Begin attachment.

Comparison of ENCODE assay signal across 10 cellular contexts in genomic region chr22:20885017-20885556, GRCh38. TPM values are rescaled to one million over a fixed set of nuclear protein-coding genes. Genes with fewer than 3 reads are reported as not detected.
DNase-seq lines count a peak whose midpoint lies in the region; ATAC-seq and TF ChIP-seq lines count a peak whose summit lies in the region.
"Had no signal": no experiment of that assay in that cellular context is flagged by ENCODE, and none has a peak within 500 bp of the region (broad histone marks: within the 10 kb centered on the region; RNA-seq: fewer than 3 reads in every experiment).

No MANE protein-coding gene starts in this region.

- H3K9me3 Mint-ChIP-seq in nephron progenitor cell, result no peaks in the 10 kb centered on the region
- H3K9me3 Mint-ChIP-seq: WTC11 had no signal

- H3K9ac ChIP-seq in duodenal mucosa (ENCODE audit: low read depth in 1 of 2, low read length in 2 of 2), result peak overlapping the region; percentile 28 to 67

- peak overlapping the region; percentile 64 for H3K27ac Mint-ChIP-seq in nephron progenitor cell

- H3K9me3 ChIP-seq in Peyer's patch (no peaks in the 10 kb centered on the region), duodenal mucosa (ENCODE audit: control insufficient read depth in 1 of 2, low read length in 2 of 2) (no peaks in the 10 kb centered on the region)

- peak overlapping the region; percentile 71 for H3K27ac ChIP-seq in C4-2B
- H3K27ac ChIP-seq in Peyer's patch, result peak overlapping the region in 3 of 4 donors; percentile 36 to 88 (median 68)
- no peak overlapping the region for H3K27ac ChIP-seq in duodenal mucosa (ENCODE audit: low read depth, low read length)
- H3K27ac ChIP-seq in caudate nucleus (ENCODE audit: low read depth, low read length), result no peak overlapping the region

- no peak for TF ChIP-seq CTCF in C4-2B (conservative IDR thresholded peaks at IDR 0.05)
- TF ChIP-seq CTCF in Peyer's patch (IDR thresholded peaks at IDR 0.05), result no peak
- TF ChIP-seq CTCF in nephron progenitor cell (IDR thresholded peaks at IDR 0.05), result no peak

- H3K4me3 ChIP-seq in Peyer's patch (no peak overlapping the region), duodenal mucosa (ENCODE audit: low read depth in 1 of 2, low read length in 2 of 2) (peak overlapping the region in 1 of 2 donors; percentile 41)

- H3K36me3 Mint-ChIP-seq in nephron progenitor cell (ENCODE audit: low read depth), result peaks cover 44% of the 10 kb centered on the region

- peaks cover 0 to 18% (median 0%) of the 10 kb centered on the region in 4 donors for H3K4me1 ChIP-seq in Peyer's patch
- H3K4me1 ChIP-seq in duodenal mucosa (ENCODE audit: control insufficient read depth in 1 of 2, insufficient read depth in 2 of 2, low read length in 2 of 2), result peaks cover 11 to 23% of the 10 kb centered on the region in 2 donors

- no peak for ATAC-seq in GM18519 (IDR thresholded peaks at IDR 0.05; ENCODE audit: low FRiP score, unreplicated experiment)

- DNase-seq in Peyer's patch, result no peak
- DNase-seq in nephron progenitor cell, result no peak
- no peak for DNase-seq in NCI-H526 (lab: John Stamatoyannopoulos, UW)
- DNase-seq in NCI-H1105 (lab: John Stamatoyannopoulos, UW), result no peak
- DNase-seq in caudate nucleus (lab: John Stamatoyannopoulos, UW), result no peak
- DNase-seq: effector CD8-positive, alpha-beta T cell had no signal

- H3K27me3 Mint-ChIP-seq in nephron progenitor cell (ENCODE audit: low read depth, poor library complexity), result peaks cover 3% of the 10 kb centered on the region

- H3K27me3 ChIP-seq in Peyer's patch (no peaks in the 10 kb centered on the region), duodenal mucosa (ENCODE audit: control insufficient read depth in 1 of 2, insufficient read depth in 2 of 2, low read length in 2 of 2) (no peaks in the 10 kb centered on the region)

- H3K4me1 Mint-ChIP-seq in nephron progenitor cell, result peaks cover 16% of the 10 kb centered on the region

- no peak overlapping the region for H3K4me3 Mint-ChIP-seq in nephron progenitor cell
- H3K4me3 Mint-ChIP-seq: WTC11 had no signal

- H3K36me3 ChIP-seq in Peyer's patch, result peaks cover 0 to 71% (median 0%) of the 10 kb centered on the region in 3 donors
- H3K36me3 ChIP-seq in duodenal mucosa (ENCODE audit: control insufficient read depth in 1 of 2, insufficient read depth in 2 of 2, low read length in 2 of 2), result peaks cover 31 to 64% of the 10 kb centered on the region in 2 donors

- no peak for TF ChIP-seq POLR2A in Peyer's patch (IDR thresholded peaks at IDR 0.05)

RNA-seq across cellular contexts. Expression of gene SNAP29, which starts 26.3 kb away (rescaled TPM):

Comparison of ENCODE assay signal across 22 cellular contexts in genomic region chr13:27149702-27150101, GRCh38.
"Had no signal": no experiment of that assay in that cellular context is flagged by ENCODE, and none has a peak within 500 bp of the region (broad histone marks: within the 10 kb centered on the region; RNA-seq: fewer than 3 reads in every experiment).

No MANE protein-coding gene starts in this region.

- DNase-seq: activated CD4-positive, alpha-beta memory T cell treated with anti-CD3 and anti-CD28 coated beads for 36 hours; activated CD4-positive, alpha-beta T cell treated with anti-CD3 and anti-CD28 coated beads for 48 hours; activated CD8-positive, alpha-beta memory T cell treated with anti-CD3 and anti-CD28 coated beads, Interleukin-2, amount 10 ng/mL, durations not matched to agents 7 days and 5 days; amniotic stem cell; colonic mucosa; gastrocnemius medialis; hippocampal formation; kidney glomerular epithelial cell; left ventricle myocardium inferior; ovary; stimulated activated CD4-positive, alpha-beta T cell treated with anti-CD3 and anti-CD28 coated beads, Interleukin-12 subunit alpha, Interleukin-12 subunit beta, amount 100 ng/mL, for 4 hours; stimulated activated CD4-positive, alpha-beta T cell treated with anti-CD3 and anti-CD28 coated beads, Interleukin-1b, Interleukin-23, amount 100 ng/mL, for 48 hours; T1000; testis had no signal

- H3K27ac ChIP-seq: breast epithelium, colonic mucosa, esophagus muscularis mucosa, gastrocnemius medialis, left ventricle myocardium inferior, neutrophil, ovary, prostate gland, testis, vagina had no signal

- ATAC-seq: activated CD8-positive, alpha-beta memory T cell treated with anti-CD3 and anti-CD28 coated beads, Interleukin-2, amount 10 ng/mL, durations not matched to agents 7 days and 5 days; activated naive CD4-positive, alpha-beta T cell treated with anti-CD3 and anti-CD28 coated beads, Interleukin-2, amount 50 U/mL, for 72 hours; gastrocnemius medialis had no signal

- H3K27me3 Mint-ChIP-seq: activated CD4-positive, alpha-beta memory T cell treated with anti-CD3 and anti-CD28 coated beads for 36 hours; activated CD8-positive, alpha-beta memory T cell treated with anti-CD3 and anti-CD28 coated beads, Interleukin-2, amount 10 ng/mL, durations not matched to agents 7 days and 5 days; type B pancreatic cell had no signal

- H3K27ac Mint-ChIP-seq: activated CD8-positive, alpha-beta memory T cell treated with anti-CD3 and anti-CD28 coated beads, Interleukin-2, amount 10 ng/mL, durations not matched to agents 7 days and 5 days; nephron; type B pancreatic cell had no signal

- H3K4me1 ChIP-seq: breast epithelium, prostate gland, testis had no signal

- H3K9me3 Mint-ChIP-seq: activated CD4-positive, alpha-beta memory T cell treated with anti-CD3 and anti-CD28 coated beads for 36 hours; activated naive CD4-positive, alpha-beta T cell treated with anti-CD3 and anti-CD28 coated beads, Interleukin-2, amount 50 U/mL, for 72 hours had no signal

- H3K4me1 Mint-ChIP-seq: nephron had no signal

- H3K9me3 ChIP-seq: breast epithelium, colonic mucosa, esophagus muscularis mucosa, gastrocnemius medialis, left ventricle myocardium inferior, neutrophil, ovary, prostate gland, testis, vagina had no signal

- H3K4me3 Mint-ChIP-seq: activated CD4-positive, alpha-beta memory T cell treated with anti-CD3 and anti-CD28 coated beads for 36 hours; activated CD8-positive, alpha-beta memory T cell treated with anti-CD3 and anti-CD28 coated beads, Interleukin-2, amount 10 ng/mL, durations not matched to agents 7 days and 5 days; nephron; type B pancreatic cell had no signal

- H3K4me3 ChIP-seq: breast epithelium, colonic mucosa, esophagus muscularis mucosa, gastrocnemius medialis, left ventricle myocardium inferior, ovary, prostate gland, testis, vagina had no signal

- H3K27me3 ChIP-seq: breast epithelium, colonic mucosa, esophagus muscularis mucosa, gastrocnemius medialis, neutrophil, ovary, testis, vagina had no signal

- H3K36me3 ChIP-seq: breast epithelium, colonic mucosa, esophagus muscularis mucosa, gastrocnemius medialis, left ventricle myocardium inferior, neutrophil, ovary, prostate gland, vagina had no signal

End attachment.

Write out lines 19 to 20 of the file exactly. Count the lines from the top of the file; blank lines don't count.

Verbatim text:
- peaks cover 0 to 18% (median 0%) of the 10 kb centered on the region in 4 donors for H3K4me1 ChIP-seq in Peyer's patch
- H3K4me1 ChIP-seq in duodenal mucosa (ENCODE audit: control insufficient read depth in 1 of 2, insufficient read depth in 2 of 2, low read length in 2 of 2), result peaks cover 11 to 23% of the 10 kb centered on the region in 2 donors